October 17, 2018
Cyber Risk Wednesday: Protecting US Critical Infrastructure
By Jack Watson
The panel, moderated by Cyber Statecraft Initiative Director Klara Jordan, disagreed on whether there needs to be a reconceptualization of how the US views critical infrastructure. Ms. Spaulding, Senior Adviser for the Homeland Security Program and International Security Program at the Center for Strategic and International Studies, argued that it was necessary to move towards a “functional approach,” as “what we care about is not the computers, it’s not the IT networks, it is what they enable. It is the functions that are dependent upon those systems and networks.” Such an approach would allow agencies such as the Department of Homeland Security (DHS) to, firstly, prioritize those of the 16 critical infrastructure sectors that, if compromised, would lead to the most severe consequences, and secondly, expand their thinking of how to manage those consequences. On the other hand, Mr. Costello, Director for Strategy, Policy, and Plans within the National Protection and Programs Directorate at the US Department of Homeland Security; felt that movements to a functional approach weren’t a “reinvention or reconceptualization of the 16-sector model,” rather it was about zeroing in on where those sectors overlap.
Nevertheless, panelists agreed that shoring up US critical infrastructure was not a job for the government alone. Actions by DHS, such as creating the National Risk Management Center, were seen as a positive step in establishing the cross-sector relationships and encourage collaboration between the government and private sector. A further recommendation was for the agency to create a strategic infrastructure executive committee to bring together CEOs from across various industries. As critical infrastructure becomes increasingly interdependent, and vulnerabilities are shared across sectors, leveraging private sector knowledge and information-sharing capabilities will be a valuable tool. Additionally, Ms. Frye, Director for Cyber Integration at MITRE Corporation, noted that DHS would play a part in securing the supply chain vulnerabilities that plagued the private sector as DHS can assist smaller companies in making better procurement decisions. However, Ms. Spaulding cautioned that unless the US has a way of “assessing individual supply chains’ security,” policies that are good faith in character may “wind up looking like… protectionist policies because [the US] will have to use much blunter instruments.”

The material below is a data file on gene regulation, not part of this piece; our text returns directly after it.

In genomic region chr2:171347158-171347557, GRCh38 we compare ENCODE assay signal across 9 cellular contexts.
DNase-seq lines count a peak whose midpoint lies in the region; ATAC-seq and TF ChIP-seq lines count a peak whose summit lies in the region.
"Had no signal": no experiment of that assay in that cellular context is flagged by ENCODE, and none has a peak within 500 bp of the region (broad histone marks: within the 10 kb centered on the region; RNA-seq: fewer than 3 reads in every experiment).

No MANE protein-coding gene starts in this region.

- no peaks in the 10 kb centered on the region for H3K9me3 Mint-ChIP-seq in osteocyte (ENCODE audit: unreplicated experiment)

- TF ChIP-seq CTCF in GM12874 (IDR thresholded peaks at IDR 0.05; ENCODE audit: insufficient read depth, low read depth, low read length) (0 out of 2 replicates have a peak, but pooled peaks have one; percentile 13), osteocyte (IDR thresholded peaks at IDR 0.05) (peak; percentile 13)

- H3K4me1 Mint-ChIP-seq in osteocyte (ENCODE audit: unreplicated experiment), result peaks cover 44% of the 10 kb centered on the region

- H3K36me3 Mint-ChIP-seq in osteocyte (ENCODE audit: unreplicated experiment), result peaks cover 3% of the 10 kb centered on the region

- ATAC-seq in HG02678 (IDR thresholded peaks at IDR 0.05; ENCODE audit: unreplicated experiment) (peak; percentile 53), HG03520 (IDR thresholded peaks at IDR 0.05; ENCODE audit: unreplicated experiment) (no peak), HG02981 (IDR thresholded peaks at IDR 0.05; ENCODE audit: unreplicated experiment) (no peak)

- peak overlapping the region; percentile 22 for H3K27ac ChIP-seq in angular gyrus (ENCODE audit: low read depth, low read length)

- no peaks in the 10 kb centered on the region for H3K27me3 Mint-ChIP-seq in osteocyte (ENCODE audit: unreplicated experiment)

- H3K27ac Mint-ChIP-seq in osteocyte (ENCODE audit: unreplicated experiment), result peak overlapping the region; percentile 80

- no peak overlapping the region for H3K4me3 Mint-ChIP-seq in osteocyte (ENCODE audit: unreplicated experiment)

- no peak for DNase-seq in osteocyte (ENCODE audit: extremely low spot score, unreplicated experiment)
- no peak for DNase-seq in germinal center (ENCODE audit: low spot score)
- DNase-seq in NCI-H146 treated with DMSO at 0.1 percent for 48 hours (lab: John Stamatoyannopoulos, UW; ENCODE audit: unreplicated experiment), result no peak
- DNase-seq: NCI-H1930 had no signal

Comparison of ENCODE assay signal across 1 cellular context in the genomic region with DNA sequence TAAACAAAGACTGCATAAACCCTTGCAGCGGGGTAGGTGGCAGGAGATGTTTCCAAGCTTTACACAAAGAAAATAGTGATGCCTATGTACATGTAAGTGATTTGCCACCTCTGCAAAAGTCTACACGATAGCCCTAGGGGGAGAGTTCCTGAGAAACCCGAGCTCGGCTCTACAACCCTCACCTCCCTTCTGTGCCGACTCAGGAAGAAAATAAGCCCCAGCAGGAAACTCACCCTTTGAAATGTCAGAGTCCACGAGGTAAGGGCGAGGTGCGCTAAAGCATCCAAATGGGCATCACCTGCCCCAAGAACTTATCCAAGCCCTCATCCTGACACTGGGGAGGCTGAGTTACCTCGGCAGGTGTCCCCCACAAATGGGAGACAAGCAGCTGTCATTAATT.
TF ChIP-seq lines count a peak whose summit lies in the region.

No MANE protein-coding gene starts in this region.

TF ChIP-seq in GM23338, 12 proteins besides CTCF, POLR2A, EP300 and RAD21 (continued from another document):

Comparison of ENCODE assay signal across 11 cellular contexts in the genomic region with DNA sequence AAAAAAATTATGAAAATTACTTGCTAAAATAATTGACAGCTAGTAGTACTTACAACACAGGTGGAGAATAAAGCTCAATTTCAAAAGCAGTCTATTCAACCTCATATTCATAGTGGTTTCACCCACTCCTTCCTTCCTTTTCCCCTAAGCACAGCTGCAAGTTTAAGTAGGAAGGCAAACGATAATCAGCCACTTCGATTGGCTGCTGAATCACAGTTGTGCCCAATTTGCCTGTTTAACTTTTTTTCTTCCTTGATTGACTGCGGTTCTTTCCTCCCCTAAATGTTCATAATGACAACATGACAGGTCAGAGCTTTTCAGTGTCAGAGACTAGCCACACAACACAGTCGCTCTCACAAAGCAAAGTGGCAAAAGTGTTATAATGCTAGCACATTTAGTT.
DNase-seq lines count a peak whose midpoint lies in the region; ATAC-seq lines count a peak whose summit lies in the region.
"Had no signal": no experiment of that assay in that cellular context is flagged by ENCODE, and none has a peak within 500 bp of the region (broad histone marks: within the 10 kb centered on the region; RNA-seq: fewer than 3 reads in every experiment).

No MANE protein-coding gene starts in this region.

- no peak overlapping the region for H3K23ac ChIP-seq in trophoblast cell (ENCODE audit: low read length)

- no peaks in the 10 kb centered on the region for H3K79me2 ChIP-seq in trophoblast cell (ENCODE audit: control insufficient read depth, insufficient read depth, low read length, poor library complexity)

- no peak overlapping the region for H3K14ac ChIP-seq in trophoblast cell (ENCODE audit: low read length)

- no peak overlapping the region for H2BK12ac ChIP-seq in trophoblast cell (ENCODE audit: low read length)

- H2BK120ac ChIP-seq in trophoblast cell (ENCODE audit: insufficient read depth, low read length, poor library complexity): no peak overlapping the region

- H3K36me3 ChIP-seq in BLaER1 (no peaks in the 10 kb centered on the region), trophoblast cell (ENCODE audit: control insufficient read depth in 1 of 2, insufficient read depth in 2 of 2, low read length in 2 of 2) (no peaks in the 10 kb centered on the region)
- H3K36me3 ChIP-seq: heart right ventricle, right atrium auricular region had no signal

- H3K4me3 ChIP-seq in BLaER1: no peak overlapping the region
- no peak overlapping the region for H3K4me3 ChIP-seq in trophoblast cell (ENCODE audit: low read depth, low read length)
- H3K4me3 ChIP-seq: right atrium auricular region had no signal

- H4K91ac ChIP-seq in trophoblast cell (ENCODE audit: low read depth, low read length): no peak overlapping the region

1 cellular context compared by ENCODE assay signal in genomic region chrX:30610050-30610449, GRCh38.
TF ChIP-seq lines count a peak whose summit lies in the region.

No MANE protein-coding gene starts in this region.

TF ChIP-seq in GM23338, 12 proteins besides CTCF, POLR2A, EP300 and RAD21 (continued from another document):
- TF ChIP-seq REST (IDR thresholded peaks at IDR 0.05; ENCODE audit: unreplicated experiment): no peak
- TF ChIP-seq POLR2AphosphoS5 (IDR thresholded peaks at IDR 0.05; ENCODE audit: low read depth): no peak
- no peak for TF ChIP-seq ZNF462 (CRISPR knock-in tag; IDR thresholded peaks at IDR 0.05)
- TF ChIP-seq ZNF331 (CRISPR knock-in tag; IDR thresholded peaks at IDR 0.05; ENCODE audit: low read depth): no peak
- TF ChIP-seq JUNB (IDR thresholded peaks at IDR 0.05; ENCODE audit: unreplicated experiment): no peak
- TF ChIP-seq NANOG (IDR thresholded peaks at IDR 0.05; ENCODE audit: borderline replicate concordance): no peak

An ongoing issue is the intersection between critical infrastructure and technology development, especially 5G and quantum computing. Mr. Daly, Chief Technology Officer for Cybersecurity and Special Missions at Raytheon Company, noted improvements in internet infrastructure will make a more secure network environment. At the moment, when one connects to the Internet they’re “exposed to the entire planet Earth, and anyone anywhere can attack [them].” By “leveraging new software-defined networking capabilities” providers will have the capability to enable completely new protocols and authentication mechanisms which will boost internet security. Mr. Daly continued that the importance of these developments means that “we will likely have to accelerate our deployment of 5G” as it has software-defined networking capabilities and other strong security features. Yet, adoption of 5G is also a security risk as the lower latency of the network means that a threat can move through the network faster, making it more difficult to detect before it has gained critical access. Regarding quantum computing, Mr. Daly noted the field offers the opportunity for communications that can’t be intercepted and are not dependent on latency. However, there needs to be increased funding before any of the successes can be realized.